NYT PLAYS SHELL GAME WITH EMPLOYMENT NUMBERS

NYT: POTUS “HANDING STRONG ECONOMY TO HIS SUCCESSOR”

(VIDEO BELOW)

I was about to write a thank you note to President Obama when I saw the NY Times headline in their “economy” section, then I decided to take a look for myself first. Fortunately for the NY Times, most of their readers don’t bother to do any due diligence beyond the pretty charts, graphs, and intelligent sounding headlines. But some of us do.

At first glance I saw 2 pretty charts, then the source of the charts at the bottom of each, Bureau of Labor Statistics. Wow, that looks official, properly done and really convincing. Looks legit, I think I’ll order one of those Obama/Biden bumper stickers now or get a latte at Starbucks to consummate the epiphany. Then I decided to put the bumper sticker and latte on hold for just another minute or 2, and directed my glance beyond the pretty pictures and into the text.

After reading the text on the BLS site, I came to the conclusion that the downward trending chart in the graphic could very well have been the NY Times’ subscriber base pattern instead.

I found 5 key highlights worth noting, and are as follows:

BLS.GOV – The number of persons employed part time for economic reasons (sometimes referred to as involuntary part-time workers), at 5.7 million, changed little in November but was down by 416,000 over the year. These individuals, who would have preferred full-time employment, were working part time because their hours had been cut back or because they were unable to find a full-time job. (See table A-8.)

Oh… What’s an involuntary part-time worker, and why are there 5.7 million of them? Also, why were their hours “cut back”, and why were they “unable to find a full time job”?  I thought this was a strong economy being handed off. Hold on, there’s more:

BLS.GOV – November, 1.9 million persons were marginally attached to the labor force, up by 215,000 from a year earlier. (The data are not seasonally adjusted.) These individuals were not in the labor force, wanted and were available for work, and had looked for a job sometime in the prior 12 months They were not counted as unemployed because they had not searched for work in the 4 weeks preceding the survey. (See table A-16.)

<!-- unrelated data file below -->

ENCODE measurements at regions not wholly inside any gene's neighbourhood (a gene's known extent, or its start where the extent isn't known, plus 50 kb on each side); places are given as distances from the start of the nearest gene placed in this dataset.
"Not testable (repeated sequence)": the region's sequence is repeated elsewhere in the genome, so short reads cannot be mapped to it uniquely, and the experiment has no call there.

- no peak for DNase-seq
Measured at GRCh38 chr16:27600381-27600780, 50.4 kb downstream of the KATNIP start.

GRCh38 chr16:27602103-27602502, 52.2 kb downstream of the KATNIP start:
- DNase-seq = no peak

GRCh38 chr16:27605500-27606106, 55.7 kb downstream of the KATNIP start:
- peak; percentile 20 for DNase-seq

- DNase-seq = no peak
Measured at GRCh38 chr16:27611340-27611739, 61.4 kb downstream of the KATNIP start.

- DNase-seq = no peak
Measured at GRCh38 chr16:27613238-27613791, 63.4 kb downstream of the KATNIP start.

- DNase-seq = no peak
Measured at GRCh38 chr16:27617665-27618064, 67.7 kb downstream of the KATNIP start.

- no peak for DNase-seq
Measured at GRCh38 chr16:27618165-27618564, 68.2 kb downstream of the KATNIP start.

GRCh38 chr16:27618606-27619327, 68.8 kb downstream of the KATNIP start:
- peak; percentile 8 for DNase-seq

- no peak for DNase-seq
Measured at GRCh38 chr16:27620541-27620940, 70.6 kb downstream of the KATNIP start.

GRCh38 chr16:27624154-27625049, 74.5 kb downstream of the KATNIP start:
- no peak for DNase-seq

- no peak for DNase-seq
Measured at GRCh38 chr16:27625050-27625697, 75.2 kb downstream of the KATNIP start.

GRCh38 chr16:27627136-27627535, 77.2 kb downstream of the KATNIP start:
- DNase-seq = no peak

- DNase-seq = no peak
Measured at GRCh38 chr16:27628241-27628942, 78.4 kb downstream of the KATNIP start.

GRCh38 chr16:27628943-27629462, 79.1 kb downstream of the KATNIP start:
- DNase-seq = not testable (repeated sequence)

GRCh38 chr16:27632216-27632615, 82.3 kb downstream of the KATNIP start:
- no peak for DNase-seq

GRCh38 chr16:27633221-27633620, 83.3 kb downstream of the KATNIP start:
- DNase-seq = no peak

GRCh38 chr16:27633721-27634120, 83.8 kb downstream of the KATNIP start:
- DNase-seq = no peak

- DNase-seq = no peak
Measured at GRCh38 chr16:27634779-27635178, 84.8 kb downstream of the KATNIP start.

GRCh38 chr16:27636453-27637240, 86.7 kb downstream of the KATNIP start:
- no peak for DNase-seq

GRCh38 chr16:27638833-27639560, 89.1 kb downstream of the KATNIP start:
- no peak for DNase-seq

How do you get “marginally attached” to a labor force,… 1.9 million times? But wait, that’s UP by 215,000 from last year- that’s  1.9 million ‘marginal attachers’ who wanted and were available for work, and had looked for a job sometime in the prior 12 months. Thank goodness it’s NOT seasonally adjusted, I might have to break out the sunscreen. They say you can never stop learning, and they’re right, I’m learning new words and phrases.

BLS.GOV – Total nonfarm payroll employment rose by 178,000 in November. Thus far in 2016, employment growth has averaged 180,000 per month, compared with an average monthly increase of 229,000 in 2015.

So now they’re saying it’s DOWN 2,000 from the 2016 average  and 51,000 from last years’s already dismal monthly numbers, on top of it all? Damn! I’m starting to get really bummed now.

BLS.GOV -Health care employment rose by 28,000 in November. Within the industry, employment growth occurred in ambulatory health care services (+22,000). Over the past 12 months, health care has added 407,000 jobs.

OK great news, the inevitable is occurring and people are still getting sick, thank God for small favors. We’ve got 22,000 new jobs in the “death and taxes” sector of the economy, ( that’s the guaranteed part of this whole economic picture for those of you who are still wondering).

What else have we learned?

BLS.GOV – Employment in other major industries, including mining, manufacturing, wholesale trade, retail trade, transportation and warehousing, information, financial activities, leisure and hospitality, and government, changed little over the month.

Crap! Every real section of the economy that ‘makes up economy’, is still floundering at the unchanged level of an already dismal number… Mining, manufacturing, wholesale trade, retail trade, transportation and warehousing, information, financial activities, leisure and hospitality, and government, changed little over the month- OK so basically they’re saying the economy sucks, and is not moving forward in any way, shape or form. I guess the bright point in this report is that more people are getting sick and we need ambulatory services, and that anybody who can stand up and flip a burger is a beneficiary of this economic boon.

Lastly, there’s the very tiny ‘FINE PRINT’ in the last “establishment data” section, so lets enlarge it, highlight it, and take a look,… shall we?

From Table B9:

BLS.GOV – 3 The indexes of aggregate weekly payrolls are calculated by dividing the current month’s estimates of aggregate weekly payrolls by the corresponding 2002 annual average aggregate weekly payrolls. Aggregate payrolls estimates are the product of estimates of average hourly earnings, average weekly hours, and employment.

I see the word “estimates” listed twice in this section, and, what the heck does THIS mean- (calculated by dividing the current month’s estimates of aggregate weekly payrolls by the corresponding 2002 annual average aggregate weekly payrolls)? Does it come with the hub caps, or not?

I think the NY Times reporter needs to move beyond illustrated books and on to books with words in them.

 

http://www.bls.gov/news.release/pdf/empsit.pdf

Here’s a video from Feb., 2015,… the details remain constant.